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Addressing Nonfunctional Requirements in Scrum

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Nonfunctional requirements describe qualities of a system (what it is) rather than its behaviors (what it does). Scott Ambler inspired much discussion when he recently asserted "Scrum's product backlog concept works well for simple functional requirements, but... it comes up short for nonfunctional requirements and architectural constraints." in an article on Dr. Dobb's Portal.

The article sparked discussion on the Scrum Development Yahoo Group, as people shared their views on how Scrum might deal with nonfunctional requirements. Ron Jeffries helped to focus things by providing an example requirement: that the system maintain an uptime percentage of 99.9%.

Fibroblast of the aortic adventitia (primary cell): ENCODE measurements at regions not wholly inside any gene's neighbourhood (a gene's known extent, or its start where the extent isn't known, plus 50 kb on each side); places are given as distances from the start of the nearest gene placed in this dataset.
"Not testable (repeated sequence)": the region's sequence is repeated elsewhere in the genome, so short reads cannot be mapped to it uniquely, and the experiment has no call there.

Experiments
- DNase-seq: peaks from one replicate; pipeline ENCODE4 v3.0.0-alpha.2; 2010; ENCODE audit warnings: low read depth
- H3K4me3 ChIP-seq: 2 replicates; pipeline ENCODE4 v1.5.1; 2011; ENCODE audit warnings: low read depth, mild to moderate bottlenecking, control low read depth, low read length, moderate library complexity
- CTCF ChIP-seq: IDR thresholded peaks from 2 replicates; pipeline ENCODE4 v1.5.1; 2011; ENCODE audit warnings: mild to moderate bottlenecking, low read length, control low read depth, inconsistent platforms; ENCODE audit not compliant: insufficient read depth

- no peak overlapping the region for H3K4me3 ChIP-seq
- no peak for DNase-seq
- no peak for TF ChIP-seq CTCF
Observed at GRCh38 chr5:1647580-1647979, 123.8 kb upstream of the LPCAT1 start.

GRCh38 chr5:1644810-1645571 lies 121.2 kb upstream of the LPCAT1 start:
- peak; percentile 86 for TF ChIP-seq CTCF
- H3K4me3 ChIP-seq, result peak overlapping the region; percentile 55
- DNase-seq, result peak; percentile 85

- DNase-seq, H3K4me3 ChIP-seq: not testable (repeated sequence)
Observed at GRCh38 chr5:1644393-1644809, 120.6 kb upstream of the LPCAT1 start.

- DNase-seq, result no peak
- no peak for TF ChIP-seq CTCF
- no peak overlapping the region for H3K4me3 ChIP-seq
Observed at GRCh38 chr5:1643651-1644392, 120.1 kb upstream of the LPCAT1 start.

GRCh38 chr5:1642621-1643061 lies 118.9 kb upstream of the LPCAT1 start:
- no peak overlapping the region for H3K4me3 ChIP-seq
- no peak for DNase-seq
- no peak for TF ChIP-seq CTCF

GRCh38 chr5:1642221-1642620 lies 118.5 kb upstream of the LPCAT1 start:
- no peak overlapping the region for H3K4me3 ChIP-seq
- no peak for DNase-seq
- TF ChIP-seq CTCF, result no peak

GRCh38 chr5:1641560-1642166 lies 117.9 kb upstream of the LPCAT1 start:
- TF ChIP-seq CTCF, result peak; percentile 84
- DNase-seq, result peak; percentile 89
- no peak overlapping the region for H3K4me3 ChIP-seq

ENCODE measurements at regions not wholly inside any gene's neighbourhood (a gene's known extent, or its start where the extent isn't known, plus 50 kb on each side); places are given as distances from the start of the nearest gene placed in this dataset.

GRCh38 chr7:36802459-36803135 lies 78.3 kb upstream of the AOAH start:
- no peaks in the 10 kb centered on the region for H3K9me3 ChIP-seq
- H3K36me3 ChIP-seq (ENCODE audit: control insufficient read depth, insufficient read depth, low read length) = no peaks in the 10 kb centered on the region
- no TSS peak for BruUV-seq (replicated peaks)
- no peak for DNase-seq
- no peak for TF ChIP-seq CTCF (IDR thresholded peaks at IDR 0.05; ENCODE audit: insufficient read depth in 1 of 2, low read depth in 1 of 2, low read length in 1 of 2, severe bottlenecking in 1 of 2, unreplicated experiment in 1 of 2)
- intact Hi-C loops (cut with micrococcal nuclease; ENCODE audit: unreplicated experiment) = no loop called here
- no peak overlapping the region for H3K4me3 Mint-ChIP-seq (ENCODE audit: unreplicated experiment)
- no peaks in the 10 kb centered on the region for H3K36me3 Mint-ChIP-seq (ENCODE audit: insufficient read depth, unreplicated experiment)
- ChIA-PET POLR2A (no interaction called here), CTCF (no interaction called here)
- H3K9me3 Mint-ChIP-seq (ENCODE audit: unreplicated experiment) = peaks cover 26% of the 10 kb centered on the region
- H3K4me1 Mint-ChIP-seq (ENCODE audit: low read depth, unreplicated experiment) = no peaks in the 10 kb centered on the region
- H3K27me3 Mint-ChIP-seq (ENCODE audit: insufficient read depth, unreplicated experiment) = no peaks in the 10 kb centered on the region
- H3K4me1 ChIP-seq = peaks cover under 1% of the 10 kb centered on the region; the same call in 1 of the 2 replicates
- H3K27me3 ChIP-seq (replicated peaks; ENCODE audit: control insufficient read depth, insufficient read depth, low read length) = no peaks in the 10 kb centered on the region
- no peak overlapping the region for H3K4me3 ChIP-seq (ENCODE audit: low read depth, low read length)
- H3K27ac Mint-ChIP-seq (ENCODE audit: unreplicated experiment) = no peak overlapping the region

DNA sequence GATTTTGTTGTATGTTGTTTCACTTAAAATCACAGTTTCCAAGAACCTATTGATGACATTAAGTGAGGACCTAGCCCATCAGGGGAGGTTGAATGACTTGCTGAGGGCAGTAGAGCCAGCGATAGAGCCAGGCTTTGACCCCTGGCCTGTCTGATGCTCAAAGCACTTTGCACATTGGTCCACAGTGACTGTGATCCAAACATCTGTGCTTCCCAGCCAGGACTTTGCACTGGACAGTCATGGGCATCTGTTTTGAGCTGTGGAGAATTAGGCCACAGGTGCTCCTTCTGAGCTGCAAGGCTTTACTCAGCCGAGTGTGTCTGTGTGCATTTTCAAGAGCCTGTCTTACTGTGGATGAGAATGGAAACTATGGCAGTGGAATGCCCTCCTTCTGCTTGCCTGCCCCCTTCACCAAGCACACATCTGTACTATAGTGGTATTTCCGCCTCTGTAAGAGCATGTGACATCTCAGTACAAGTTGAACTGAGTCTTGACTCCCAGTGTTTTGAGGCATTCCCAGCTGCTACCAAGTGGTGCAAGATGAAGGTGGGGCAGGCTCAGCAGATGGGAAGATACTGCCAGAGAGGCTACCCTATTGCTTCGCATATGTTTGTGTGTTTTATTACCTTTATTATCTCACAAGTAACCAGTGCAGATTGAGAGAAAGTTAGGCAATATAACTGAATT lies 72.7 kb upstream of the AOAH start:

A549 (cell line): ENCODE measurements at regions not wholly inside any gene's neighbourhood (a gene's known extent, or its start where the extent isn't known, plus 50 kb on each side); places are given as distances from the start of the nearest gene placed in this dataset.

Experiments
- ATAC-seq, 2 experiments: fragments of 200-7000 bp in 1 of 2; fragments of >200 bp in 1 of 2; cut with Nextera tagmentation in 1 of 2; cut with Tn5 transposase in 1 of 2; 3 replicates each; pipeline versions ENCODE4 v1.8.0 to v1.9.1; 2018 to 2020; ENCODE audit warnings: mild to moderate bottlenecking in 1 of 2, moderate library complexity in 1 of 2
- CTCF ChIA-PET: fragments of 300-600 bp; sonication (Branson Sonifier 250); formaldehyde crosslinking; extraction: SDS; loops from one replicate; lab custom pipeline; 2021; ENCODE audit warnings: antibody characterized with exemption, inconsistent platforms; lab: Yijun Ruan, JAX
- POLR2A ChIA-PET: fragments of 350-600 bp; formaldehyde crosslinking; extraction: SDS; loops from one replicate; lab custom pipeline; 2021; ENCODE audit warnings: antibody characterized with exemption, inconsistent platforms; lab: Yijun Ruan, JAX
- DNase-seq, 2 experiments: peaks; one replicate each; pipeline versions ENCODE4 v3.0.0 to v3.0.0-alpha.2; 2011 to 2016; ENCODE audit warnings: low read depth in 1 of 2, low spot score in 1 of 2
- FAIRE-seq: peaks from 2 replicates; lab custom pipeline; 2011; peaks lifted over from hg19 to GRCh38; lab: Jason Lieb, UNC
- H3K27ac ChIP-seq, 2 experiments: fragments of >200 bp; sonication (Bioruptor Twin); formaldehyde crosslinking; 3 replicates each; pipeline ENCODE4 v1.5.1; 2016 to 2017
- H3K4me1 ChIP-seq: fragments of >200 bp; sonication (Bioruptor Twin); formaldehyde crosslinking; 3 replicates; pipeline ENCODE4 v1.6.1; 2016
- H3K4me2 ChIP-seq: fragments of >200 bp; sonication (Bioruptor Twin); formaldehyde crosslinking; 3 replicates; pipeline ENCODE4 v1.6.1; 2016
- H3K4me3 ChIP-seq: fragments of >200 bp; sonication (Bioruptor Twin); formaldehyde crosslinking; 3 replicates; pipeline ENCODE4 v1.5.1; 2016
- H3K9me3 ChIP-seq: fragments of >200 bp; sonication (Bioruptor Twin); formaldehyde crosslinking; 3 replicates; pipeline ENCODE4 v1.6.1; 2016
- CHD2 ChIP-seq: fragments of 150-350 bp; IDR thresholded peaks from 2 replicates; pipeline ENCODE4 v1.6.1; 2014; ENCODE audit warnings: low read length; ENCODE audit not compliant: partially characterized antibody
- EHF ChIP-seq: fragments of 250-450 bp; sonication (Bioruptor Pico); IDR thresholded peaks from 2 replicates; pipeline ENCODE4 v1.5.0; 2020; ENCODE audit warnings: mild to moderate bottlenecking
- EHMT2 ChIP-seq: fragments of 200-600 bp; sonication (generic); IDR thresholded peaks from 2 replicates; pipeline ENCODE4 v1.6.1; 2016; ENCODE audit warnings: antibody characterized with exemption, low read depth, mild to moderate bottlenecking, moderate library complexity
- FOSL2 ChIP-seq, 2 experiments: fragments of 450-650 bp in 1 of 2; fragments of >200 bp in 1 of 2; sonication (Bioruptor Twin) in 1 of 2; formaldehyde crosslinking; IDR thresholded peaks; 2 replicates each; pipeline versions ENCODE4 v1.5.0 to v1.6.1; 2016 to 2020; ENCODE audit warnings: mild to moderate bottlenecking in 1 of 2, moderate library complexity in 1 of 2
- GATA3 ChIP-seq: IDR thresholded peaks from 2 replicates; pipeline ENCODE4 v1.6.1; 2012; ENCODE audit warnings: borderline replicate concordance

One proposed way of dealing with this requirement was to make it functional, and thus testable, by putting a time-box around it. The requirement would then become: The system will maintain 99.9% uptime for [insert time period here]. Additional functional requirements were suggested such as creating a monitoring and notification mechanism.

Several people suggested another approach in which requirements of this type be addressed in the team's 'definition of done'. That is, each story is not considered done until it has been determined that the implementation of the story is not likely to cause downtime. This might be achieved through a review process and/or load testing, for example.

Leave a comment and share how your Scrum team deals with nonfunctional requirements.


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